Submitted to: Phytopathology
Publication Type: Peer reviewed journal
Publication Acceptance Date: 2/7/1997
Publication Date: N/A
Citation: Interpretive Summary: Studies of the epidemiology of root diseases suggests that a given amount of disease control requires a longer crop rotation with no-till than with conventional tillage. However, the trend with dryland cereals worldwide is towards shorter or no crop rotation while simultaneously adopting no- till. At least three root diseases caused by three different kinds of soil-inhabiting fungi are major problems for no-till wheat and barley, namely, take-all, rhizoctonia root rot, and pythium root rot. A search was made for spore-forming rhizosphere bacteria (rhizobacteria) with ability to protect wheat roots against these diseases. Sporeforming bacteria are more resistant to drying and other adverse environments. Young wheat plants from eastern Washington fields cropped continuously to wheat for up to 25 years were used as a source of rhizobacteria most likely to be adapted to the roots of wheat. Roots were washed thoroughly and then macerates were treated at 80 C for 10 minutes before culturing to kill all but those strains with ability to produce spores. Out of some 2000 strains of sporeforming bacteria cultured and tested, one strain, newly reported as Bacillus sp. L324-92, was inhibitory to all isolates of the three kinds of wheat root pathogens in the laboratory, suppressed all three root diseases in the greenhouse, and increased yields of wheat planted directly into the stubble of wheat in the field. Unlike most Bacillus species, which cannot grow at temperatures below 10 C, strain L324-92 can grow at temperatures down to 4 C. The discovery of L324-92 represents a major breakthrough for biological control of root diseases of no-till wheat and provides the first evidence for the simultaneous control of all three root diseases by a single microorganism.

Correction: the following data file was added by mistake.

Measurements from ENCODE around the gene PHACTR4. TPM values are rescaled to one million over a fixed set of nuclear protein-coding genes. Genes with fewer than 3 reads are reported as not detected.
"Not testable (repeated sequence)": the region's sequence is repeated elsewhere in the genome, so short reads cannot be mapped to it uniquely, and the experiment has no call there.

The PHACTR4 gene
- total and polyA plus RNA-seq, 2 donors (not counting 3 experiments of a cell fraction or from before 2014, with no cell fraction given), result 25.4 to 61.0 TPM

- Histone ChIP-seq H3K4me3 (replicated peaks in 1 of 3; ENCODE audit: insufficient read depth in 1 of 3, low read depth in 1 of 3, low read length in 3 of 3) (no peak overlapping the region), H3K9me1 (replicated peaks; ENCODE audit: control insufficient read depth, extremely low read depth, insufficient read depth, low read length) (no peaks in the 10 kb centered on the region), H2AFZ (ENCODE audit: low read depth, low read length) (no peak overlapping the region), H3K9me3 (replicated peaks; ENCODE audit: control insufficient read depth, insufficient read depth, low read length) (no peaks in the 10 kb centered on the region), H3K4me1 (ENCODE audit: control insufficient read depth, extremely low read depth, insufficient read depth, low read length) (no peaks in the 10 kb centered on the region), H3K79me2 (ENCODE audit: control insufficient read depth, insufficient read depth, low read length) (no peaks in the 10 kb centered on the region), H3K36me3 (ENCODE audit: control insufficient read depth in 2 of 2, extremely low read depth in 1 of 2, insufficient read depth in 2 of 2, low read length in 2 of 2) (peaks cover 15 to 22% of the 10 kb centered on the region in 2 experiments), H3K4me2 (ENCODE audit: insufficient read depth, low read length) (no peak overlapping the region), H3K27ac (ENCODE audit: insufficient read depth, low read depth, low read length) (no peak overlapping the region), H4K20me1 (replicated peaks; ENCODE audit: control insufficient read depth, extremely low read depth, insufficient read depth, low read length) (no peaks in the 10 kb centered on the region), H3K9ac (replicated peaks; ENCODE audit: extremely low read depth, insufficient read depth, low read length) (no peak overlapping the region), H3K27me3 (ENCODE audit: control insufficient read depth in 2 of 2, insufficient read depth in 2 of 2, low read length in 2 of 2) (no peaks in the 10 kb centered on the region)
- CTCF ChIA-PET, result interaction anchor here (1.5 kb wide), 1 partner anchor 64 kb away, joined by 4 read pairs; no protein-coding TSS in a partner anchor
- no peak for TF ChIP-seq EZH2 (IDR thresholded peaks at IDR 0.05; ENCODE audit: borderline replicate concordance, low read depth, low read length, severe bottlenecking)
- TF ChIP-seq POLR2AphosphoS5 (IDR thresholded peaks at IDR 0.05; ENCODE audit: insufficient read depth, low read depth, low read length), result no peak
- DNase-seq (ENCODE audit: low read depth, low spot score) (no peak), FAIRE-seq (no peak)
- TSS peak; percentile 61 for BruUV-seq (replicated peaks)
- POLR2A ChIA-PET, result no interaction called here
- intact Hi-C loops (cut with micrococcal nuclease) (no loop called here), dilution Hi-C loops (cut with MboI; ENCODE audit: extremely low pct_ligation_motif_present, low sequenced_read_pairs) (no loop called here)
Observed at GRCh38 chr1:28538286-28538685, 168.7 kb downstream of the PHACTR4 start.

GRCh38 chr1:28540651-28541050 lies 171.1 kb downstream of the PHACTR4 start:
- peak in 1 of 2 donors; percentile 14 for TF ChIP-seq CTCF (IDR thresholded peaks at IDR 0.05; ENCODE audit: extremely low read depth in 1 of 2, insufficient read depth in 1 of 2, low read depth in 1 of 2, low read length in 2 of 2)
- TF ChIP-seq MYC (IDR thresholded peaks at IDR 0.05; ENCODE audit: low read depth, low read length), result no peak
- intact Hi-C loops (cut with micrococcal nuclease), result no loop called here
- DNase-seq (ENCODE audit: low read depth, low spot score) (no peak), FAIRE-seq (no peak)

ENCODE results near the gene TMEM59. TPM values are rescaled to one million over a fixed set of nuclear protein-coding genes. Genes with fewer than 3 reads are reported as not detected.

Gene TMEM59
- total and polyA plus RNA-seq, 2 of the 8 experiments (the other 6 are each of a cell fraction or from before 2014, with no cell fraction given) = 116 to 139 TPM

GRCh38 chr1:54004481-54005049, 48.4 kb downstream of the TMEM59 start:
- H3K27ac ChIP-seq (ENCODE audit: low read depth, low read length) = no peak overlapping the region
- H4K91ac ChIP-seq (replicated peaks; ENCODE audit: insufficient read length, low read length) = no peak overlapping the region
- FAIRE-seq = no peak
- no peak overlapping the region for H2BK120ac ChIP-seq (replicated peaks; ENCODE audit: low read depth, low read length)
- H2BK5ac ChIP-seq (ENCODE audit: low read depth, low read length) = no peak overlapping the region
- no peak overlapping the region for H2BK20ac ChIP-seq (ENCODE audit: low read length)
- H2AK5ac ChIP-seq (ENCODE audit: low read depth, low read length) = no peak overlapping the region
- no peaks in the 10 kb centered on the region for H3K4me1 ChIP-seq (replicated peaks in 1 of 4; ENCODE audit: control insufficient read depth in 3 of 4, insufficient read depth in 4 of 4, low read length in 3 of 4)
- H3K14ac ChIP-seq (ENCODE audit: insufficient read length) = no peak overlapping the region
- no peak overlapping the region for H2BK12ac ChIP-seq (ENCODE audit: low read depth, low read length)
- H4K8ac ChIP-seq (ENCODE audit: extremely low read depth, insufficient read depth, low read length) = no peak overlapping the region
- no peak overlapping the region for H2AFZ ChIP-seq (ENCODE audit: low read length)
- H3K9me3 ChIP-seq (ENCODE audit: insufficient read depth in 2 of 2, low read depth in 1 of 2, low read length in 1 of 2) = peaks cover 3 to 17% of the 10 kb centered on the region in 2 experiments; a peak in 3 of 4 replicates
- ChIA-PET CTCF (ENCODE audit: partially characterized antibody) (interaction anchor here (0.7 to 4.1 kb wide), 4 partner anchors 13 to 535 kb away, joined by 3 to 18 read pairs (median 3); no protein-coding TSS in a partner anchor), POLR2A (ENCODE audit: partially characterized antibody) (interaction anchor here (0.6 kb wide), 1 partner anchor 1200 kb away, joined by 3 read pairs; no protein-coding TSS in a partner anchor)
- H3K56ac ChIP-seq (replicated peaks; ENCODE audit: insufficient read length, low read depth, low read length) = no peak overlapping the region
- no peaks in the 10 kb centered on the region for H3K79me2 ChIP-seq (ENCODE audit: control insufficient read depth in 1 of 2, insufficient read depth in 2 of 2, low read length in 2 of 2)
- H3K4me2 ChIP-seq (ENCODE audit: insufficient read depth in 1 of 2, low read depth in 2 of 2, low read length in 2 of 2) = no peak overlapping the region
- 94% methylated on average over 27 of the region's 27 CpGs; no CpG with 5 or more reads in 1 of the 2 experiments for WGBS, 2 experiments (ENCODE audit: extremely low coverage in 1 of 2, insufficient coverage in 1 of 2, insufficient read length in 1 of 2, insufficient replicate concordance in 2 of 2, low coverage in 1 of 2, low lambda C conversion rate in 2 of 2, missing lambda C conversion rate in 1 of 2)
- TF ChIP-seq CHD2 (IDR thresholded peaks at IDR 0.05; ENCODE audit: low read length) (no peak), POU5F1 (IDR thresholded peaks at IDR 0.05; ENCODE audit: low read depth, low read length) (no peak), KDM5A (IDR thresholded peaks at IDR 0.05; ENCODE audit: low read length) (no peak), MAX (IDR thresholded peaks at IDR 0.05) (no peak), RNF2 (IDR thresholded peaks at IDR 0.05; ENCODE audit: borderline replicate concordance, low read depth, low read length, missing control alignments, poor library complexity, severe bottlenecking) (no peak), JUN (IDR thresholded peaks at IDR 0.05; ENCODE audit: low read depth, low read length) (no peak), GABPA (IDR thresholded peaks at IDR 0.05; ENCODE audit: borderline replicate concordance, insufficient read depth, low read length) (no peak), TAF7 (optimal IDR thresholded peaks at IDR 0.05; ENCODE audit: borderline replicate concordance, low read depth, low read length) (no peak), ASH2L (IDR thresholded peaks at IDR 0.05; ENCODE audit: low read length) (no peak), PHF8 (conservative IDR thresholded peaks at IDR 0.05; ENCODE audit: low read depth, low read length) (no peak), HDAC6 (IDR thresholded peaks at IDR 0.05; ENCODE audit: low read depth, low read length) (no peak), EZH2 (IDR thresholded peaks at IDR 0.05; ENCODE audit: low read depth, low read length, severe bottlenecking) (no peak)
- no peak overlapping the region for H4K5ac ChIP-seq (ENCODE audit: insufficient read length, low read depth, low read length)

Technical Abstract: Strain L324-92 is a novel Bacillus sp. with biological activity against three root diseases of wheat, namely, take-all caused by Gaeumannomyces graminis var. tritici, Rhizoctonia root rot caused by Rhizoctonia solani AG8, and Pythium root rot caused mainly by Pythium irregulare and P. ultimum, exhibits broad-spectrum inhibitory activity, and grows at temperatures from 4 to 40 C. Strain L324-92 was selected from among approximately 2,000 rhizosphere/ rhizoplane isolates of Bacillus species isolated from roots of wheat collected from two eastern Washington wheat fields that had long histories of wheat. Roots were washed, macerated, and the macerates heat-treated (80 C for 30 min), and dilution-plated on 1/10 strength tryptic soy agar. Strain L324-92 inhibited all isolates of G. g. tritici, Rhizoctonia species and anastamosis groups, and Pythium spp. tested on agar at 15 C; provided significant suppression of all three root diseases at 15 C in growth chamber assays; and controlled either Rhizoctonia root rot, take-all, or both and increased yields in field tests where one or more of the three root diseases of wheat were yield-limiting factors. The ability of L324-92 to grow at 4 C probably contributes to its biocontrol activity on direct drilled winter and spring wheat because, under Inland Northwest conditions, leaving harvest residues of the previous crop on the soil surface keeps soils cooler compared to when soils are tilled. These results suggest that Bacillus species with desired traits for biological control of wheat root diseases are present within the community of wheat rhizosphere microorganisms and can be recovered by protocols developed earlier for isolation of fluorescent Pseudomonas species effective against take-all.